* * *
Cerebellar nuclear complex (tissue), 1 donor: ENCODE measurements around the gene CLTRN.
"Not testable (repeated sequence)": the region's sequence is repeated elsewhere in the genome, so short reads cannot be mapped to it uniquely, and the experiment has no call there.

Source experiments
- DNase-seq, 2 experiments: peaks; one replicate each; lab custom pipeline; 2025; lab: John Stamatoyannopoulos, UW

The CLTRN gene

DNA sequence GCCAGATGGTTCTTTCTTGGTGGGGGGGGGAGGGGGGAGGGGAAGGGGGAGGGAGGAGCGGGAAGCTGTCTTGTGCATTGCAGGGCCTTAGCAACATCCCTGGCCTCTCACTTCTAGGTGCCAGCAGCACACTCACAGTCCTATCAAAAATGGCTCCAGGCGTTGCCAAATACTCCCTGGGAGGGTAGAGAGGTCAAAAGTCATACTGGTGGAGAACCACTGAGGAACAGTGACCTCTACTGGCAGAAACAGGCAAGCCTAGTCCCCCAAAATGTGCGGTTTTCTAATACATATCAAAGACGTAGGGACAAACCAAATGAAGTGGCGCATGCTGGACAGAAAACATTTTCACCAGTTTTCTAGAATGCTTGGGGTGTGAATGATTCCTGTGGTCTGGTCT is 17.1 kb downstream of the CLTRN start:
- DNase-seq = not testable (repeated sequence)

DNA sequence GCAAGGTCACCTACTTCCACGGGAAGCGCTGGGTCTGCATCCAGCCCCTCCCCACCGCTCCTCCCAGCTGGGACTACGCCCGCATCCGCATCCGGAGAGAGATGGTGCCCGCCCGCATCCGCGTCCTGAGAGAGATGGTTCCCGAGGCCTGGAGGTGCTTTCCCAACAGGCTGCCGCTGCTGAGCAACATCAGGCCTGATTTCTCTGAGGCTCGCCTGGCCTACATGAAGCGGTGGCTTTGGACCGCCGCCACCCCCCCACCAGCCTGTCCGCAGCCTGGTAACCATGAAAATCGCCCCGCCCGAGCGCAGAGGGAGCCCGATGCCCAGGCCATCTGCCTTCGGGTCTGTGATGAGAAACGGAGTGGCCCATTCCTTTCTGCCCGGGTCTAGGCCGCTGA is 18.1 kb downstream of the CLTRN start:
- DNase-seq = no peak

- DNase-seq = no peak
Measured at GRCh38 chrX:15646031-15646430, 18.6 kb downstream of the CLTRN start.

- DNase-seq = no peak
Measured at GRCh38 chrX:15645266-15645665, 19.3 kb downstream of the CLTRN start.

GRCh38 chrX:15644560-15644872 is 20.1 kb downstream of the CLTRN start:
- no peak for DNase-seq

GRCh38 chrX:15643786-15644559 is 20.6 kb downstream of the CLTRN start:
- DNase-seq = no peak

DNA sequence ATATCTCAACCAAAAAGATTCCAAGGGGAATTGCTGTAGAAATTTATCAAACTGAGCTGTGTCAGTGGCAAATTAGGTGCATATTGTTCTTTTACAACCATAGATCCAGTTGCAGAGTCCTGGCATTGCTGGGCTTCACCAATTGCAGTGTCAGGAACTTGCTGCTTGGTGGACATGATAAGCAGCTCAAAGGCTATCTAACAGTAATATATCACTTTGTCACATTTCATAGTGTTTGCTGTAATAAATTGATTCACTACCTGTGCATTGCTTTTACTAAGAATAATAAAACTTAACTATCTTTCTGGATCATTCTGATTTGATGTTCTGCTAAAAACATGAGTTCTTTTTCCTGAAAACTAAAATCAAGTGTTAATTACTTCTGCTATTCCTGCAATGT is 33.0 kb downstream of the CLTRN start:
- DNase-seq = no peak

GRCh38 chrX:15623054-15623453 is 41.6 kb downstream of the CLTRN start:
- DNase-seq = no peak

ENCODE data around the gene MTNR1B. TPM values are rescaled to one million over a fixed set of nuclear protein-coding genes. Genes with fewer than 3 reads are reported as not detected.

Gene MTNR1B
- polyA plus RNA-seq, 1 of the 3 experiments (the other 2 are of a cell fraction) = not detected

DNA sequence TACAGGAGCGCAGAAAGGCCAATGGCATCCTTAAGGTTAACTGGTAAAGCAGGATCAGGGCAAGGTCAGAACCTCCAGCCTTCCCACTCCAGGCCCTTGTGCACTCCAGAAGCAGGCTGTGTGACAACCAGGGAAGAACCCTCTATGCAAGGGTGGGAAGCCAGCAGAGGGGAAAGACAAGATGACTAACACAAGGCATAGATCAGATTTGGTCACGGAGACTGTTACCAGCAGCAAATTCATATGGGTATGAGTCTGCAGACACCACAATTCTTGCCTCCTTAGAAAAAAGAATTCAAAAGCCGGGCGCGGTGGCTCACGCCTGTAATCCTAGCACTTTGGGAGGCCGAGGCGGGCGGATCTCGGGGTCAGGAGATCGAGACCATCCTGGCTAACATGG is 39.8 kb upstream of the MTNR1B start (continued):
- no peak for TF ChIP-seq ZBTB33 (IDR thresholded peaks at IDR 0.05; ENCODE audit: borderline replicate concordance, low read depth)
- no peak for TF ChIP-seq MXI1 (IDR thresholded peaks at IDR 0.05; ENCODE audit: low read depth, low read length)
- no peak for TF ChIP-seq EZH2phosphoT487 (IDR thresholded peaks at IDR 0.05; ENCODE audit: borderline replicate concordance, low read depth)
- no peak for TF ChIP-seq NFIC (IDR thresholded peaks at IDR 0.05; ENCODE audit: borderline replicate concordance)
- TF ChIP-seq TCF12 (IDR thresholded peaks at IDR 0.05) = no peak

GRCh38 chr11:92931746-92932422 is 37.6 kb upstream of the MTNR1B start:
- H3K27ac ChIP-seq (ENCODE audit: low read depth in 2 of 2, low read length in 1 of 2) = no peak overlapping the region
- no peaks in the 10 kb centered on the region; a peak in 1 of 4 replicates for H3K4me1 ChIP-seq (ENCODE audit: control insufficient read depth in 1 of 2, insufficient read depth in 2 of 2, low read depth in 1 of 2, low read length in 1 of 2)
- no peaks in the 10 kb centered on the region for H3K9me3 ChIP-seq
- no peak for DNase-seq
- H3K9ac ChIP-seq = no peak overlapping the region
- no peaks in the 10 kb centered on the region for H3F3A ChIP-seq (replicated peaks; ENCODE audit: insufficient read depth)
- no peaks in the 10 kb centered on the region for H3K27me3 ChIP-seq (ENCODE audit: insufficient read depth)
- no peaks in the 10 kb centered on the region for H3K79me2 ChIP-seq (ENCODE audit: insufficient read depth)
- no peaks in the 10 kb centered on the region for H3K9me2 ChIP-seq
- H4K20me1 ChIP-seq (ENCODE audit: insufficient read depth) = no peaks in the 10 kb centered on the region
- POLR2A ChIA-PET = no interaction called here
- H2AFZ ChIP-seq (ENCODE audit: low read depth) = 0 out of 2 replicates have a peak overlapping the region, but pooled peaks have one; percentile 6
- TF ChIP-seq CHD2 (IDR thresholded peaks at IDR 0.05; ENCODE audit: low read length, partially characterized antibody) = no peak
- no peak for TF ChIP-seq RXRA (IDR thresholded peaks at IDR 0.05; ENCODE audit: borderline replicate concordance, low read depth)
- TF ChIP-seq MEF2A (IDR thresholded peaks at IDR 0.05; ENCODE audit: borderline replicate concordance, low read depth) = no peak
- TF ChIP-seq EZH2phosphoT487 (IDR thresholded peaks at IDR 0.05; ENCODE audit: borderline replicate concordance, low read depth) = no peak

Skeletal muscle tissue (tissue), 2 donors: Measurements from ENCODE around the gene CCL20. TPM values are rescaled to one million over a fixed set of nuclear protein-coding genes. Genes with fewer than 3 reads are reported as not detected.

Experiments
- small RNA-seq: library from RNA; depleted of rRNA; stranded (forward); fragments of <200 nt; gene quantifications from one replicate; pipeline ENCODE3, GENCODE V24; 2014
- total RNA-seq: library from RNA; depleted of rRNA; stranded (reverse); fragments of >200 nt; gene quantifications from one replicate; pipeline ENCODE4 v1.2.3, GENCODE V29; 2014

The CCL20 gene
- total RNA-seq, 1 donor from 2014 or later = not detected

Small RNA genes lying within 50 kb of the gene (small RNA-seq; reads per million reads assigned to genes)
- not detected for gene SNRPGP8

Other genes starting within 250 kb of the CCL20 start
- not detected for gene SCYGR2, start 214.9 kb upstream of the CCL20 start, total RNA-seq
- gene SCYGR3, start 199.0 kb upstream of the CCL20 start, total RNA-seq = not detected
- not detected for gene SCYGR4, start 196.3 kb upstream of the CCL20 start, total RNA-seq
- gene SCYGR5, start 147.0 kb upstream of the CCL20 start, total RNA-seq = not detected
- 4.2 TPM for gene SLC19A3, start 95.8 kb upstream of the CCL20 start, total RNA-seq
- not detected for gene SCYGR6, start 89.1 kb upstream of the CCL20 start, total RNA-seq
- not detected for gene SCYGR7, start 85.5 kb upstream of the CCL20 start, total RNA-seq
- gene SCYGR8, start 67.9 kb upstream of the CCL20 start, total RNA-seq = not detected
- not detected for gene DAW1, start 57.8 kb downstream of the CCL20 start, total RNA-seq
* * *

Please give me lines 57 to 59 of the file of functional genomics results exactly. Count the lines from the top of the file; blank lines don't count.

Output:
- not detected for gene SCYGR2, start 214.9 kb upstream of the CCL20 start, total RNA-seq
- gene SCYGR3, start 199.0 kb upstream of the CCL20 start, total RNA-seq = not detected
- not detected for gene SCYGR4, start 196.3 kb upstream of the CCL20 start, total RNA-seq